Every December, baseball’s winter meetings typically feature opportunities for the Orioles’ baseball operations chief and agent Scott Boras to share what they see is the best path forward for Chris Davis, the one-time slugger who has endured a calamitous five years since signing his massive $161 million contract in 2016.
Without those meetings this year, it was Davis himself providing that update. And such are the nature of his struggles that it’s not so much what the path forward is that’s noteworthy as much as his insistence that he won’t be walking away.
And he did so rather defiantly.
“I don’t really want my career to end on the note that it’s on right now,” Davis said, adding that he’s “100%, fully committed” to being at spring training with the Orioles and didn’t consider retirement this offseason.
“I don’t want it to end the way that things have gone the last few years for me. I think there’s more of a story to be told but as far as my contract is concerned, it is what it is. I’m not going anywhere. I’m not giving up. I’m not throwing in the towel. I understand the club is in a position right now to where they’re trying to cut payroll, and I’m the one big lump that they’re kind of stuck with. But they knew what they were signing up for when they took the job.”
Davis had another disappointing season in 2020, one that began with him showing up muscle-bound and confident in spring training and ended with him on the injured list with a knee injury. He hit .164 with a .337 OPS and no home runs while he was active.
In the five seasons since that seven-year free agent contract — which was the largest in Orioles history — took effect, Davis is batting .196 with a .670 OPS and 92 home runs. According to FanGraphs, he’s been worth -2.4 wins above replacement (WAR) over the life of the contract.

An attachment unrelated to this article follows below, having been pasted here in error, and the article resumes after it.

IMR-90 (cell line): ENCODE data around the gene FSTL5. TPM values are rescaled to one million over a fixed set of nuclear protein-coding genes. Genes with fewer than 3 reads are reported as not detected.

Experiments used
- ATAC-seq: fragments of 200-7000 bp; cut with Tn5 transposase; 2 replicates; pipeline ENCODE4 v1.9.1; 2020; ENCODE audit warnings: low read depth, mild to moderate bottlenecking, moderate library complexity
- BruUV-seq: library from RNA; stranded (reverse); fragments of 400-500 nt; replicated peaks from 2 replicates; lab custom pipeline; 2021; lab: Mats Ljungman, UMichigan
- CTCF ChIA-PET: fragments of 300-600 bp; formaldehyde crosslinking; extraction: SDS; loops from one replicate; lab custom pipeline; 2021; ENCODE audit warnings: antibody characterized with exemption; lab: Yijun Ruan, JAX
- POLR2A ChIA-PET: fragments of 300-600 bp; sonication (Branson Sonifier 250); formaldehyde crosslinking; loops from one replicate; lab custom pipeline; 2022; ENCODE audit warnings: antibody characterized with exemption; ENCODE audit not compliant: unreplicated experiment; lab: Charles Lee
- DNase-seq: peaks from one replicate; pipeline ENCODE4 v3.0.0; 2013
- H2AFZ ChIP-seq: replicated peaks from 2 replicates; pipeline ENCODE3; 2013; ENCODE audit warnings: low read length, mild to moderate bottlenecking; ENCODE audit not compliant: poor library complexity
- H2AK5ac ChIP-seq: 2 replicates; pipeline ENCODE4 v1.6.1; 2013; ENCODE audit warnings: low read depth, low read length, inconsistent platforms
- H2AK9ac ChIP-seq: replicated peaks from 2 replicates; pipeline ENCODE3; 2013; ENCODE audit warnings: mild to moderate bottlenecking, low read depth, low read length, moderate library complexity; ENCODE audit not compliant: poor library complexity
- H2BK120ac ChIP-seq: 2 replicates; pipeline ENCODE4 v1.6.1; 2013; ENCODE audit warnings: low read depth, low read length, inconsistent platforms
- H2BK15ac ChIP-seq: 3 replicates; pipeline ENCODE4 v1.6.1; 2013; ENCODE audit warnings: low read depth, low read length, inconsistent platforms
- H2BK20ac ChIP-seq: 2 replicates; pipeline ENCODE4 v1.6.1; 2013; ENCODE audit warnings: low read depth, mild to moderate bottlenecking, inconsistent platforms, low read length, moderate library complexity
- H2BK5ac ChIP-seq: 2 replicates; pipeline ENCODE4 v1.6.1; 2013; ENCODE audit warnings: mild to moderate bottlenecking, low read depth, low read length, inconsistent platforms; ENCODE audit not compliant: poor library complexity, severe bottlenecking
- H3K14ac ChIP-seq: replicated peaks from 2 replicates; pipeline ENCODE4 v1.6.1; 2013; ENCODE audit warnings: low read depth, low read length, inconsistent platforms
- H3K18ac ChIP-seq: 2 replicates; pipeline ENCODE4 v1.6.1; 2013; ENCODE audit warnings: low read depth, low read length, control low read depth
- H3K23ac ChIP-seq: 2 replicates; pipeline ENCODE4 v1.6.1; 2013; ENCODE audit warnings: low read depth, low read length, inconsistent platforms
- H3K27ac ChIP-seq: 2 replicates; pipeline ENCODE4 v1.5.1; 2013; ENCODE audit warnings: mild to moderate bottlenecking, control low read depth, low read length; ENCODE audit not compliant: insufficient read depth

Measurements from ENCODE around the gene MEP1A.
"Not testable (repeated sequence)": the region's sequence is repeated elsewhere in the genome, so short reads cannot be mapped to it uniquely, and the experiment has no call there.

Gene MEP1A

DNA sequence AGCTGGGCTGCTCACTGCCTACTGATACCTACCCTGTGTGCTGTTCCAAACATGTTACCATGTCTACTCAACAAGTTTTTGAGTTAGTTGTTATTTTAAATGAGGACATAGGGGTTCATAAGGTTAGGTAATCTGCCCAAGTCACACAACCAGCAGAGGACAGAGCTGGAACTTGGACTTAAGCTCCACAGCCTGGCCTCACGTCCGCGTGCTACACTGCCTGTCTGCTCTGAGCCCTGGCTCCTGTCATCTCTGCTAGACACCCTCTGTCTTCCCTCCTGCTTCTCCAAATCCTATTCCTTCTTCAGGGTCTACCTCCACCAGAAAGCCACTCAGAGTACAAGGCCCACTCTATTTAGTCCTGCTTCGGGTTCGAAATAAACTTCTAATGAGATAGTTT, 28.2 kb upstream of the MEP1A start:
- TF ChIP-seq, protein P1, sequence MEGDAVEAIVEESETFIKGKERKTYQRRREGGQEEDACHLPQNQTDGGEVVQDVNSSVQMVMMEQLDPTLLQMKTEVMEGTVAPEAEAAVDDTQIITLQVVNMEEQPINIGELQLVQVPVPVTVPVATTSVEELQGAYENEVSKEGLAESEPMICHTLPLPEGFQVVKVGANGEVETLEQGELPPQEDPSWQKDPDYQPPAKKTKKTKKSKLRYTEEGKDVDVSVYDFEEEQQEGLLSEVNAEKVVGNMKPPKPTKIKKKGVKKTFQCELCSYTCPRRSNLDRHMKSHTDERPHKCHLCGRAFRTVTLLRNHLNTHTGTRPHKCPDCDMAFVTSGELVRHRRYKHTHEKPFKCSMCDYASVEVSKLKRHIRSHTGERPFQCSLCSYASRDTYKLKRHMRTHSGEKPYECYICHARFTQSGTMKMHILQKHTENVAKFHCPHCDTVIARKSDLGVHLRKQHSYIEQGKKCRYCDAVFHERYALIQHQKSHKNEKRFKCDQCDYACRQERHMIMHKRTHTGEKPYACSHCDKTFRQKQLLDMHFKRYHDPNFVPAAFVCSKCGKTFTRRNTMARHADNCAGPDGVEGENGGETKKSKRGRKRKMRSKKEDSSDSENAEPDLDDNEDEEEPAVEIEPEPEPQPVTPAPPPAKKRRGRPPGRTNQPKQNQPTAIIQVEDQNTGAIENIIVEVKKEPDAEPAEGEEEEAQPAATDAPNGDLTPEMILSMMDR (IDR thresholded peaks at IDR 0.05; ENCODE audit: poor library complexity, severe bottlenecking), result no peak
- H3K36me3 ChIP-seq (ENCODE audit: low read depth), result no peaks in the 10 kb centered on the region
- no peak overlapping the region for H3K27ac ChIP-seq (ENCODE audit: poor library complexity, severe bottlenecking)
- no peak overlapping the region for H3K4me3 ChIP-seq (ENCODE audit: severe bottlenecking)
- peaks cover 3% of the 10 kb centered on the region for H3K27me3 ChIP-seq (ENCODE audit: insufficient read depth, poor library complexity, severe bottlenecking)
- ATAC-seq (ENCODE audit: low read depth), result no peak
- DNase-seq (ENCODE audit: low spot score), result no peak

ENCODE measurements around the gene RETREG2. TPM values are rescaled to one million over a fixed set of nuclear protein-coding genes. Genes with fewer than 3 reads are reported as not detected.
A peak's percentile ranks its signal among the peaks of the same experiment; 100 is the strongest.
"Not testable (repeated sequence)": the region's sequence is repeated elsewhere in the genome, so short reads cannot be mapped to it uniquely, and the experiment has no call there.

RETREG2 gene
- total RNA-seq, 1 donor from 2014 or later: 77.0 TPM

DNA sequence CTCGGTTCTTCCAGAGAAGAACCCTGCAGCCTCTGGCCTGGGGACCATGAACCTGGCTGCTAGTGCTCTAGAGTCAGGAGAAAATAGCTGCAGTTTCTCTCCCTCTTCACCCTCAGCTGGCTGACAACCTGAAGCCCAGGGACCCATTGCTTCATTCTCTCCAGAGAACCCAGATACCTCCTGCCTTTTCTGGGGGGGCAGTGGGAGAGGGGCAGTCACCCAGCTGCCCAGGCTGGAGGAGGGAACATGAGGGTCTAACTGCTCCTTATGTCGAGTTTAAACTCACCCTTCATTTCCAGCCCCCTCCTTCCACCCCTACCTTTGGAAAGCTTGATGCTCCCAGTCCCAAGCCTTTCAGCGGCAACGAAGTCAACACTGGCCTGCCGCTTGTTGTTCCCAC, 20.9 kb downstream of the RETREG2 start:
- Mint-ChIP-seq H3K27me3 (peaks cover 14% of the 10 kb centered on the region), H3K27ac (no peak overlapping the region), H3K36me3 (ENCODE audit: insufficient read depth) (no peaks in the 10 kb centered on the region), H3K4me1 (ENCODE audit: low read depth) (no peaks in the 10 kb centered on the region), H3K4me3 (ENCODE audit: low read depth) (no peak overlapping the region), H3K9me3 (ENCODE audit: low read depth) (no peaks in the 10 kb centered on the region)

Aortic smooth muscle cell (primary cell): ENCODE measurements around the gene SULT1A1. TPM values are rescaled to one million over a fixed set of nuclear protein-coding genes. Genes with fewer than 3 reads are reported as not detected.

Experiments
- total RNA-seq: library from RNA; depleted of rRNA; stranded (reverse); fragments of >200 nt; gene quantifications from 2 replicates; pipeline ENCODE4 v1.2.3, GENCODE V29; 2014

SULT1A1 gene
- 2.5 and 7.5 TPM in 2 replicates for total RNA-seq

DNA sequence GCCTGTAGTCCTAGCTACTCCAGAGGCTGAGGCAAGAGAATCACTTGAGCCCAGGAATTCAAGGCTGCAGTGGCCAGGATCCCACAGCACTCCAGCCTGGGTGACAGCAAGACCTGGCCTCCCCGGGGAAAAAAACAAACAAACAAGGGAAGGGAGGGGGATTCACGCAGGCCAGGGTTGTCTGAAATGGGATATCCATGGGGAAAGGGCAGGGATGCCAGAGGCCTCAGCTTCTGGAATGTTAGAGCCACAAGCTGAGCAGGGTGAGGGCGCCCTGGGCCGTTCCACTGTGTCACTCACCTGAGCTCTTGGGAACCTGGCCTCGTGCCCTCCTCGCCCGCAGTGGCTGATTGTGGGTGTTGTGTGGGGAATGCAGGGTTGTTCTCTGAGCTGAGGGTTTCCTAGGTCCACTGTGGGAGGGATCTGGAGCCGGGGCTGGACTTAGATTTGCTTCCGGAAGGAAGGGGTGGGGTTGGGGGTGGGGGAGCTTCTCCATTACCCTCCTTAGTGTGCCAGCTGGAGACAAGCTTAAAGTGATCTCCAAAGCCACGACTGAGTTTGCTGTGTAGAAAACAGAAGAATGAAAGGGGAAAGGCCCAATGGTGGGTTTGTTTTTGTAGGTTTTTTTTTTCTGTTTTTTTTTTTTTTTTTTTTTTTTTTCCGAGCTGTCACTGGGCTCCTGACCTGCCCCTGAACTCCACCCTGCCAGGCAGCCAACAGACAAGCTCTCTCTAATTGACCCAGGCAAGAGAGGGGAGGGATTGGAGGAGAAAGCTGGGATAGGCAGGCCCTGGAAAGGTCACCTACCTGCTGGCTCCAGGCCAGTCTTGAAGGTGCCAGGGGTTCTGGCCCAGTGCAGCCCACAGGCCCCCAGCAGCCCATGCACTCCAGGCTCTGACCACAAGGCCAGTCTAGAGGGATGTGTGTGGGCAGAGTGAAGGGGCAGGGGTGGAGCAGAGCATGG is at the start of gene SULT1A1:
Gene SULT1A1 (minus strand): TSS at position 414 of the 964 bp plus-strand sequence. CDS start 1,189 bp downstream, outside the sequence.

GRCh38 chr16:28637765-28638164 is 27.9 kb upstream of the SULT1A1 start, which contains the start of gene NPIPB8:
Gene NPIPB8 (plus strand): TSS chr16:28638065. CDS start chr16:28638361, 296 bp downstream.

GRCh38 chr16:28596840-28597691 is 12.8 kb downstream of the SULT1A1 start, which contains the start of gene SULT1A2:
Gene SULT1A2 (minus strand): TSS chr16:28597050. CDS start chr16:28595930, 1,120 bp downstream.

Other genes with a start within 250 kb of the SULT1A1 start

Now, he’s spending every winter trying to figure out a way to be productive again, and doing so in a rebuild that he’s found himself questioning.
“It’s tough to really know what to make of it right now,” Davis said. “I think there’s no doubt that we’re in a rebuilding phase and I just personally, I kind of wonder where that rebuild is headed. Are we talking a complete rebuild? Are we talking we’re going to try to start things over from scratch and only have younger players, players that this new regime has drafted, that they’ve brought in? I think that they’re trying to get the most out of the guys that we have now, and I think that means you’ve got to lose some of the guys that have been productive for you.”
Whenever he’s asked, executive vice president and general manager Mike Elias says that Davis’ contract is binding and the club has to honor it, taking away the possibility that the club might eat the last two years of his salary to clear Davis’ roster spot.
Davis still feels like he can be productive, and said he stepped away from the game this offseason in order to reset while having physical therapy on not only his left knee but his ankle and hip. He said he knew when the season resumed after the coronavirus shutdown that he wasn’t healthy, but noted that the work he put in as the team’s representative to the players union in trying to put the season together made him feel like he had to participate.
He had entertained the thought of retiring after the 2019 season, but given how he felt this spring and the fact that the shortened 2020 season wasn’t a representative one in his mind, he said there wasn’t much thought of the same this offseason.
“I don’t feel like it was a legitimate shot at a full season for me,” he said. “I mean, it was obviously not a full season as far as a number of games was concerned, but in some ways it was almost like more than a full season with everything I had to do to keep up physically and mentally over the break. And then, going through all those multiple hour long calls trying to get things together with the league so that we could have the season, I mean, it was just I didn’t feel like I really got a fair shake as far as this year is concerned. That really wasn’t on the table going into this offseason.”